In the fall of 1816, Thomas and Nancy Lincoln packed their belongings and their two children – Sarah, 9, and Abraham, 7 – and left their Kentucky home bound for the frontier of Spencer County in southern Indiana.
Arriving at his 160-acre claim near the Little Pigeon Creek in December, Thomas quickly set about building a cabin for his family and carving a new life out of the largely unsettled wilderness. In time, he cleared the fields, improved the cabin and outbuildings, and utilized his carpentry skills to establish himself within the community.
In much of the work his young and capable son assisted Thomas. As he grew older, Abraham improved his skill with the plow and, especially, the axe. In later life he described how he “…was almost constantly handling that most useful instrument…” to combat the “…trees and bogs and grubs…” of the “unbroken wilderness” that was Indiana in the early 19th century.
The demands of life on the frontier left little time for young Abraham to attend school. As he later recalled, his education was acquired “by littles” and the total “…did not amount to one year.”
Despite the limitations he faced, his parents encouraged him in very way possible. Soon, his eyes were opened to the joy of books and the wonders of reading and he became a voracious reader. At the age of 11 he read Parson Weems' Life of Washington. He followed it with Benjamin Franklin's Autobiography, Robinson Crusoe, and The Arabian Nights. He could often be seen carrying a book, as well as his axe. For Abraham Lincoln, to get books and read them was “the main thing.”
Life was generally good for the Lincolns during their first couple of years in Indiana, but like many pioneer families they did not escape their share of tragedy. In October 1818, when Abraham was nine years old, his mother, Nancy Hanks Lincoln, died of the milk sickness.
The scourge of the frontier, milk sickness resulted when a person drank the contaminated milk of a cow infected with the toxin from the white snakeroot plant. Nancy had gone to nurse and comfort her ill neighbors and became herself a victim of the dreaded disease. For young Abraham it was a tragic blow. His mother had been a guiding force in his life, encouraging him to read and explore the world through books. His feelings for her were still strong some 40 years later when he said, “All that I am or hope to be, I owe to my angel mother.”
Sadly, Thomas and Abraham whipsawed logs into planks, and with wooden pegs, they fastened the boards together into a coffin. She was buried on a wooded hill south of the cabin.
The family keenly felt Nancy 's absence; young Sarah and Abraham were without a mother and Thomas without a wife. This loneliness led Thomas in 1819 to return to Kentucky in search of a new wife. He found her in Sarah Bush Johnston, a widow with three children. Thomas chose well for the cheerful and orderly Sarah proved to be a kind stepmother who reared Abraham and Sarah as her own. Under her guidance, the two families became one.
The remainder of his years in Indiana were adventurous ones for Abraham Lincoln. He continued to grow and by the time he was 19, he stood six foot four. He could wrestle with the best and local people remembered that he could lift more weight and drive an axe deeper than any man around.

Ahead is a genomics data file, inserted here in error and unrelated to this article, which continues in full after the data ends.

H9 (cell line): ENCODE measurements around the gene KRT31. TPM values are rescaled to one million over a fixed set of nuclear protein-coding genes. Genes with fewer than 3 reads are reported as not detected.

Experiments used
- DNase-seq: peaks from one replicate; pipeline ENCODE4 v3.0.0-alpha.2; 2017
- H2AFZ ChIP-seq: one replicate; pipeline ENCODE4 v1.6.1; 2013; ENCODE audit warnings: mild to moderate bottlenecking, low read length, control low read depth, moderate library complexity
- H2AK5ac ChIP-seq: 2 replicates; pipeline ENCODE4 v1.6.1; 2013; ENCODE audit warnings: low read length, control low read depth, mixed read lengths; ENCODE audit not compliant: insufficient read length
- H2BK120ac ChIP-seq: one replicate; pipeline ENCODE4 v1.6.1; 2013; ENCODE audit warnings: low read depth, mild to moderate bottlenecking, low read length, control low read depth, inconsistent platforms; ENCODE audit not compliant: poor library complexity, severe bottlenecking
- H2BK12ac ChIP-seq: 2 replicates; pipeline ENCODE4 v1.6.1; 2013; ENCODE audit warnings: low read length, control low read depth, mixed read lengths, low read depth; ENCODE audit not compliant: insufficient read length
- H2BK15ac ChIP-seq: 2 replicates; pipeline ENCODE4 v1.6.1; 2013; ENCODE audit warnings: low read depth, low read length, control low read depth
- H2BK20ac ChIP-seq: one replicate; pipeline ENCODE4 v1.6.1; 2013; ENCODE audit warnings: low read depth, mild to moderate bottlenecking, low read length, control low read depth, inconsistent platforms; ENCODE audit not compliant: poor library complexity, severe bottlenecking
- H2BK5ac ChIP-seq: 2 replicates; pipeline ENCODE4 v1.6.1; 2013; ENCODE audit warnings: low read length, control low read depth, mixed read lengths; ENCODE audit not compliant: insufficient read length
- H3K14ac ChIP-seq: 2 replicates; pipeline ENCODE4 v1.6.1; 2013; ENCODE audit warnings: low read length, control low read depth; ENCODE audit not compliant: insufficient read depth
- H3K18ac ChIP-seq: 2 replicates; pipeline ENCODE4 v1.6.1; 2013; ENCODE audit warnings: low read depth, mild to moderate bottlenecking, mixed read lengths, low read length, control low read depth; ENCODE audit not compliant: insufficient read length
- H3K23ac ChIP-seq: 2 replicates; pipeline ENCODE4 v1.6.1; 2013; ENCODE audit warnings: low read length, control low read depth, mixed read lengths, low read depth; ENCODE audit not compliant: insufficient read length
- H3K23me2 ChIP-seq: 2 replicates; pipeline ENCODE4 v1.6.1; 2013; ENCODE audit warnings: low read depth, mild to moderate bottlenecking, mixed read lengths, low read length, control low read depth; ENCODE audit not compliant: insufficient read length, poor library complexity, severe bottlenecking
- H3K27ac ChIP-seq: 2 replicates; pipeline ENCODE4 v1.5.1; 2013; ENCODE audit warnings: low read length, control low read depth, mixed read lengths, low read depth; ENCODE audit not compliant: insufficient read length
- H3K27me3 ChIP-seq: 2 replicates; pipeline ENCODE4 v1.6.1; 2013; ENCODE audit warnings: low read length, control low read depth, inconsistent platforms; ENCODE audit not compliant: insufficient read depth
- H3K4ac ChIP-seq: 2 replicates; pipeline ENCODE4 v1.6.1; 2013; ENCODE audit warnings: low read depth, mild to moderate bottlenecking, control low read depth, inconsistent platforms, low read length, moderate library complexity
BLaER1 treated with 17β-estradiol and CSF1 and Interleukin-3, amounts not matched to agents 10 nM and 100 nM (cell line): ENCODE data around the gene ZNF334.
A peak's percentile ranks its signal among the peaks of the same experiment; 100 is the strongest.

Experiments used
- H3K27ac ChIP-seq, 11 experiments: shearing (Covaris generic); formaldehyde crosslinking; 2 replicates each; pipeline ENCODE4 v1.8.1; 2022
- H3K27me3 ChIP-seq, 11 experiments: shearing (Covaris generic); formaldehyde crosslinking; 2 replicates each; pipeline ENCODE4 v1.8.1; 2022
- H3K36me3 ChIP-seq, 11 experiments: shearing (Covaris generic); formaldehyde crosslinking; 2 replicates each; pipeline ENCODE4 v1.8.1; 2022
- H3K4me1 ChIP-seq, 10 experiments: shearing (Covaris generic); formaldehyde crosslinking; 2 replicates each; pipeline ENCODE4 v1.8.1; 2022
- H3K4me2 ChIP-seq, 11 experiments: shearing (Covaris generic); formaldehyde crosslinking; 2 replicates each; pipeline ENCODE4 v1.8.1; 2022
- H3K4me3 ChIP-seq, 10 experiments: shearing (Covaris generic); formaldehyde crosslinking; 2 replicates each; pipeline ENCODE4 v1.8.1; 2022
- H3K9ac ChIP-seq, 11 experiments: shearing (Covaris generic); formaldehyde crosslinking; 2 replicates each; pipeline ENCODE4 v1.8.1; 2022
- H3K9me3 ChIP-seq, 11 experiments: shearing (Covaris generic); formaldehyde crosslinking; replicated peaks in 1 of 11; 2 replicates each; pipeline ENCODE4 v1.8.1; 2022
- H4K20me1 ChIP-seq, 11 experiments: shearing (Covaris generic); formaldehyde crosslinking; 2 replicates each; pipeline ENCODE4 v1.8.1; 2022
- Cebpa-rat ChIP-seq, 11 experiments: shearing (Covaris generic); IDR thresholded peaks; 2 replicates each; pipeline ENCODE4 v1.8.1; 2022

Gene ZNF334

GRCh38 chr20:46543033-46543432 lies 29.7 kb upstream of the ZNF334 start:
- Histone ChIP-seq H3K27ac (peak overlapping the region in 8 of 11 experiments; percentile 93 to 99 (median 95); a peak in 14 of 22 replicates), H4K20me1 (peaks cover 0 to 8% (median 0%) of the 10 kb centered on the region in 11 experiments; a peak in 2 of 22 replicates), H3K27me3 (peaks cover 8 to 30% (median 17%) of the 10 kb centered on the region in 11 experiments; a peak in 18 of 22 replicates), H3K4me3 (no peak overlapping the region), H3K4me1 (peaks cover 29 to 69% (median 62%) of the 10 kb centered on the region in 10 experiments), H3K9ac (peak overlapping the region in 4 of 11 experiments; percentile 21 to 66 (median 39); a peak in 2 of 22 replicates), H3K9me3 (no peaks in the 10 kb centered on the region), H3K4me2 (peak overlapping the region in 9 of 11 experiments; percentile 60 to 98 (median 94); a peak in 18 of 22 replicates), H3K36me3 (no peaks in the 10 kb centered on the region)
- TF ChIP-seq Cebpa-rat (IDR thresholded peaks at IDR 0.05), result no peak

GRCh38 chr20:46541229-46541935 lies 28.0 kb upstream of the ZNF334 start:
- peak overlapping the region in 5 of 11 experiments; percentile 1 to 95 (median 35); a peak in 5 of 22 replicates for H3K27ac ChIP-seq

In 1828, he was hired by James Gentry, the richest man in the community, to accompany his son Allen to New Orleans in a flatboat loaded with produce. While there, Lincoln witnessed a slave auction on the docks. It was a sight that greatly disturbed him and the impression it made was a strong and lasting one.
Abraham continued to work intermittently for Gentry at his store. He also began to take an interest in politics. The Gentry store was often a gathering place for local residents and there Abraham listened as a number of political views were aired. More talk of politics at home led him to begin forming his own opinions. With a keen mind and a gifted knowledge of words he was able to make his own contributions to the lively discussions.
Another job that Abraham had during his teenage years was operating a ferryboat service across the mouth of the Anderson River. In his spare time he built a scow to take passengers out to the steamers on the Ohio River. One day he rowed out two men and placed them aboard with their trunks. To his surprise each threw him a silver half-dollar.
“I could scarcely credit,” he said, “that I, a poor boy, had earned a dollar in less than a day.”
Although profitable, his business venture also led to one of his first encounters with the legal system. Two brothers, who held the ferry rights across the Ohio between Kentucky and Indiana, charged Lincoln with encroaching on their jurisdiction. Kentucky law, in such cases, provided for the violator to be fined. But, because he did not carry his passengers all the way across the river but only to the steamboats, the judge ruled that Lincoln had not violated the law and dismissed the charge.
By all accounts the Lincolns prospered in Indiana, but in 1830 Thomas decided to move to Illinois. Relatives there had described the soil as rich and productive and that milk sickness, which threatened to break out again in the Little Pigeon community, did not exist. With that news, Thomas sold his property and left the state.
Abraham Lincoln lived in Indiana for 14 years, from the age of seven to the age of 21. During that time he had grown physically and mentally. With his hands and his back, he had helped carve a farm and home out of the wilderness. With his mind, he had begun to explore the world of books and knowledge. He had experienced adventure and he had known deep personal loss. The death of his mother in 1818 and the death of his beloved sister, Sarah in 1828, left deep emotional scars. But all those experiences helped make him into the man that he became.